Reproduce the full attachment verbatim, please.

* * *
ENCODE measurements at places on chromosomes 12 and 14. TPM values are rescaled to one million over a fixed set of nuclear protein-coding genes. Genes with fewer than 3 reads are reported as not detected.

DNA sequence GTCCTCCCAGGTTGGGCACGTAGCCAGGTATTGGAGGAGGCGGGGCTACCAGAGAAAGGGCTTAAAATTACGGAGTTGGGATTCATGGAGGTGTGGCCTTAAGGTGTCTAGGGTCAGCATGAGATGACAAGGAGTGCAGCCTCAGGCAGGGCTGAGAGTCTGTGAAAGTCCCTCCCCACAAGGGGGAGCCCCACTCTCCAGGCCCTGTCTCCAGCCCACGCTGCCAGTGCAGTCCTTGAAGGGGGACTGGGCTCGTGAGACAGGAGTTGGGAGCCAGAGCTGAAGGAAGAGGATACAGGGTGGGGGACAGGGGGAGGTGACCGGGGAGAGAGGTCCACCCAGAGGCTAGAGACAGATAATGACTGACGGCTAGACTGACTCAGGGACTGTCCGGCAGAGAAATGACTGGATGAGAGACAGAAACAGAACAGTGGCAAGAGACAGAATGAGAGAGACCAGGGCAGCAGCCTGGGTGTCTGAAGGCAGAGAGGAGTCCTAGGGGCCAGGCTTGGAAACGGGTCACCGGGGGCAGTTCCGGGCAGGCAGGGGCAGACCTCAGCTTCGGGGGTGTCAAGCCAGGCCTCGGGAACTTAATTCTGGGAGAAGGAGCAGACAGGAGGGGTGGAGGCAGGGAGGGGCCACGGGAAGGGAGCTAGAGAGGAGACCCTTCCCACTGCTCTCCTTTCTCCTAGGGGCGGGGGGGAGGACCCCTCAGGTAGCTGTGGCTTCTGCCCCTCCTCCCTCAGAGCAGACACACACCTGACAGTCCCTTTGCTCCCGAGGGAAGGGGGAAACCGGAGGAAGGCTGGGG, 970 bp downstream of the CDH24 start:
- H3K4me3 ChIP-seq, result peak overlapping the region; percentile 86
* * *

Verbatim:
ENCODE measurements at places on chromosomes 12 and 14. TPM values are rescaled to one million over a fixed set of nuclear protein-coding genes. Genes with fewer than 3 reads are reported as not detected.

DNA sequence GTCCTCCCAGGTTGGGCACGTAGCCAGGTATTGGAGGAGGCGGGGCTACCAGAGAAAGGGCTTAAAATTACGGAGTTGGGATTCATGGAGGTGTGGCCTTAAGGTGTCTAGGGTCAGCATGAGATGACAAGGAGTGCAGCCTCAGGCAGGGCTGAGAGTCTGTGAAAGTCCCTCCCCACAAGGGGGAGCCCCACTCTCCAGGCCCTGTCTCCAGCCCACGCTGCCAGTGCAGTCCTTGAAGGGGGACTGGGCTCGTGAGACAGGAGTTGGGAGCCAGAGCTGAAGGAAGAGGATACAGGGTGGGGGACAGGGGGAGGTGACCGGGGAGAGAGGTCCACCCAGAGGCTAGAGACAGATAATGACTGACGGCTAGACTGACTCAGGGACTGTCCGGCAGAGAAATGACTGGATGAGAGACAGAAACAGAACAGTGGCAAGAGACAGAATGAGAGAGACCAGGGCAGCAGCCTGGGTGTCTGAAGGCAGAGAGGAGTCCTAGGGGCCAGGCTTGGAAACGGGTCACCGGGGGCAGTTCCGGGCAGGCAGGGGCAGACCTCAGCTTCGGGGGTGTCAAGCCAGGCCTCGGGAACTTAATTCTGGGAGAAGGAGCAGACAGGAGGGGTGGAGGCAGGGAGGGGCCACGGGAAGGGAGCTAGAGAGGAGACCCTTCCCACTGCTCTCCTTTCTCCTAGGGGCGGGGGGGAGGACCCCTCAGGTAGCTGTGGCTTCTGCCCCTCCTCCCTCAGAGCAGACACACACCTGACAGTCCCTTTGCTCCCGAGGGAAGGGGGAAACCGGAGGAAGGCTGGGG, 970 bp downstream of the CDH24 start:
- H3K4me3 ChIP-seq, result peak overlapping the region; percentile 86